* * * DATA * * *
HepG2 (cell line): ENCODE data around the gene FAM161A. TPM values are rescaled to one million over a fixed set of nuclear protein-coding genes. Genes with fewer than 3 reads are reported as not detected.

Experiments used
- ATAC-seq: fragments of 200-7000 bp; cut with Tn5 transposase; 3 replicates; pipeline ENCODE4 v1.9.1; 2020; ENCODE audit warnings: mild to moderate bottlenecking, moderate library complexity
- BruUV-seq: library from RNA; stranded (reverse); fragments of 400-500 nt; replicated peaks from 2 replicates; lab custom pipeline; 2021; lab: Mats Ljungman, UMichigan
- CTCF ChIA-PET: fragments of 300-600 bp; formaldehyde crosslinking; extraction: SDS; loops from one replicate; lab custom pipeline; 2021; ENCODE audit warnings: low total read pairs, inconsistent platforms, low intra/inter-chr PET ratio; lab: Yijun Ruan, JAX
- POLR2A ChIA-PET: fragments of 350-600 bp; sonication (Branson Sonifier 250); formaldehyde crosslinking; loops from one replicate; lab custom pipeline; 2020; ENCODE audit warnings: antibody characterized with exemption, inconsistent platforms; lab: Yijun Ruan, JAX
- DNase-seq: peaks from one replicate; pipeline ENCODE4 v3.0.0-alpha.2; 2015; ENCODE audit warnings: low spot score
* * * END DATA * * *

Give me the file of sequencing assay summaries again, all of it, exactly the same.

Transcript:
HepG2 (cell line): ENCODE data around the gene FAM161A. TPM values are rescaled to one million over a fixed set of nuclear protein-coding genes. Genes with fewer than 3 reads are reported as not detected.

Experiments used
- ATAC-seq: fragments of 200-7000 bp; cut with Tn5 transposase; 3 replicates; pipeline ENCODE4 v1.9.1; 2020; ENCODE audit warnings: mild to moderate bottlenecking, moderate library complexity
- BruUV-seq: library from RNA; stranded (reverse); fragments of 400-500 nt; replicated peaks from 2 replicates; lab custom pipeline; 2021; lab: Mats Ljungman, UMichigan
- CTCF ChIA-PET: fragments of 300-600 bp; formaldehyde crosslinking; extraction: SDS; loops from one replicate; lab custom pipeline; 2021; ENCODE audit warnings: low total read pairs, inconsistent platforms, low intra/inter-chr PET ratio; lab: Yijun Ruan, JAX
- POLR2A ChIA-PET: fragments of 350-600 bp; sonication (Branson Sonifier 250); formaldehyde crosslinking; loops from one replicate; lab custom pipeline; 2020; ENCODE audit warnings: antibody characterized with exemption, inconsistent platforms; lab: Yijun Ruan, JAX
- DNase-seq: peaks from one replicate; pipeline ENCODE4 v3.0.0-alpha.2; 2015; ENCODE audit warnings: low spot score